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Below are three recent stories from Today in Literature; just click through to read them in full. The introduction to all 500 stories in our archive is available to all through our list of authors, but you must be a Premium Subscriber in order to have access to the stories themselves.
 


October 20 Pooh Too Hummy
  On this day in 1928 Dorothy Parker, under her pen name, Constant Reader, reviewed A. A. Milne's The House at Pooh Corner in The New Yorker, with predictable, now-famous, results: ". . . And it is that word 'hummy,' my darlings, that marks the first place in The House at Pooh Corner at which Tonstant Weader fwowed up."
October 19 Swift at the End
  On this day in 1745 Jonathan Swift died at the age of seventy-eight, after a long period of poor physical and mental health. Five years earlier, in his last note to the last person he could still make sense of, his devoted housekeeper Mrs. Whiteway, Swift admitted to feeling "so stupid and confounded [that] . . . I hardly understand one word I write. I am sure my days will be very few; few and miserable they must be."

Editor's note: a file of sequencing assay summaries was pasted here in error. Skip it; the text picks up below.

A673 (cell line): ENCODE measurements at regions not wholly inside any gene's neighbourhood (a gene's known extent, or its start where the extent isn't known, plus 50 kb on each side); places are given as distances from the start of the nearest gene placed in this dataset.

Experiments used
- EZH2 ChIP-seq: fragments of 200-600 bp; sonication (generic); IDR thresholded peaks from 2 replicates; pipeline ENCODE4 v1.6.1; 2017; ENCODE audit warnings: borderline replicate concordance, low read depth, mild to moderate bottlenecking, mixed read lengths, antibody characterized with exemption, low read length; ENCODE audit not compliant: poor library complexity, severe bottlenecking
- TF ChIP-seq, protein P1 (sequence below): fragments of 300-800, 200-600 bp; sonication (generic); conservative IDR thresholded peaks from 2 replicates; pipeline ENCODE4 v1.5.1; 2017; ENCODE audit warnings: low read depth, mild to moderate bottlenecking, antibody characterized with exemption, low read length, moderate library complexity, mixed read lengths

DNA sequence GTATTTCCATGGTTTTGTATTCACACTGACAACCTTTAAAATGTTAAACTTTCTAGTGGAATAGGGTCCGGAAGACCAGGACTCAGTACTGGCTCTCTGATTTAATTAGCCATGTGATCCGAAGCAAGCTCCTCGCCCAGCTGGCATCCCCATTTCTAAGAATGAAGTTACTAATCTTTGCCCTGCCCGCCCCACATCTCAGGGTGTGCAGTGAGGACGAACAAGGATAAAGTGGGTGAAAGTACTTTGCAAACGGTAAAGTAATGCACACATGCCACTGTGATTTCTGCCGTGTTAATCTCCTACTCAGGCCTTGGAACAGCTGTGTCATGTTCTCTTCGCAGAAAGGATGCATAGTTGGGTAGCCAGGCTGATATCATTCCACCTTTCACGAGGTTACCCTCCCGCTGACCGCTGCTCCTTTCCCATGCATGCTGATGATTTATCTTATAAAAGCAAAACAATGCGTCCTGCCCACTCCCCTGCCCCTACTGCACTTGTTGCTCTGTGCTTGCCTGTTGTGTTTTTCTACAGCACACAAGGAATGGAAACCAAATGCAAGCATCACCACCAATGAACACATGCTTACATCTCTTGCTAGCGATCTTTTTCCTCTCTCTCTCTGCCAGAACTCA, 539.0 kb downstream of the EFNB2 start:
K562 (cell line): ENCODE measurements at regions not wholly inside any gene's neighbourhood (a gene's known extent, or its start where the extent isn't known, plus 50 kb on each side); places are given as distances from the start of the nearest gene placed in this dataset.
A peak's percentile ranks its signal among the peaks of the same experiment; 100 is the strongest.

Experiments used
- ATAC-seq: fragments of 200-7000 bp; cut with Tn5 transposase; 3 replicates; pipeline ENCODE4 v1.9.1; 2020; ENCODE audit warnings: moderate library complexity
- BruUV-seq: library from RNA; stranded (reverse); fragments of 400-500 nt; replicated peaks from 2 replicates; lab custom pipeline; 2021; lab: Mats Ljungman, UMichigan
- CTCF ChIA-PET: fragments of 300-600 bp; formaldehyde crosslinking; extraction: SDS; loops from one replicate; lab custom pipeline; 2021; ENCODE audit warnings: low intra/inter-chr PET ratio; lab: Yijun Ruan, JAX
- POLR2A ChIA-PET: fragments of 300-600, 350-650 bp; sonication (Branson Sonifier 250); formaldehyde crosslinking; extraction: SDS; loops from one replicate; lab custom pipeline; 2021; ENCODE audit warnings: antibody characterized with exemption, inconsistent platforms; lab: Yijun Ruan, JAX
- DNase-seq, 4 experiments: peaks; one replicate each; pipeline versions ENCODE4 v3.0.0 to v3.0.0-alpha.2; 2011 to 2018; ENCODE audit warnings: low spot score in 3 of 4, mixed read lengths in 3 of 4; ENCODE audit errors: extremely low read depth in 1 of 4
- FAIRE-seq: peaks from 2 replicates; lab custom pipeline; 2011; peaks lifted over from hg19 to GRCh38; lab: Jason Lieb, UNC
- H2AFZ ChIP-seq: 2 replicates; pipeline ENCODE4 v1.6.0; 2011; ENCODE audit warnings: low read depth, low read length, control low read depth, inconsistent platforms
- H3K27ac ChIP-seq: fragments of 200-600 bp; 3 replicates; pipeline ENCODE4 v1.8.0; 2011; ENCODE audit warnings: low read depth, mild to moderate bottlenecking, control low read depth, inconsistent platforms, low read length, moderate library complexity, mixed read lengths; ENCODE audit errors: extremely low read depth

October 18 First Seagull Flops
  On this day in 1896 Anton Chekhov's The Seagull, the first of his masterpieces, premiered in St. Petersburg. The opening night was such a disaster that by Act Two Chekhov was hiding backstage from the jeering, and by 2 a.m., after hours of walking the streets alone, he was declaring, "Not if I live to be seven hundred will I write another play."

October 20, 2014
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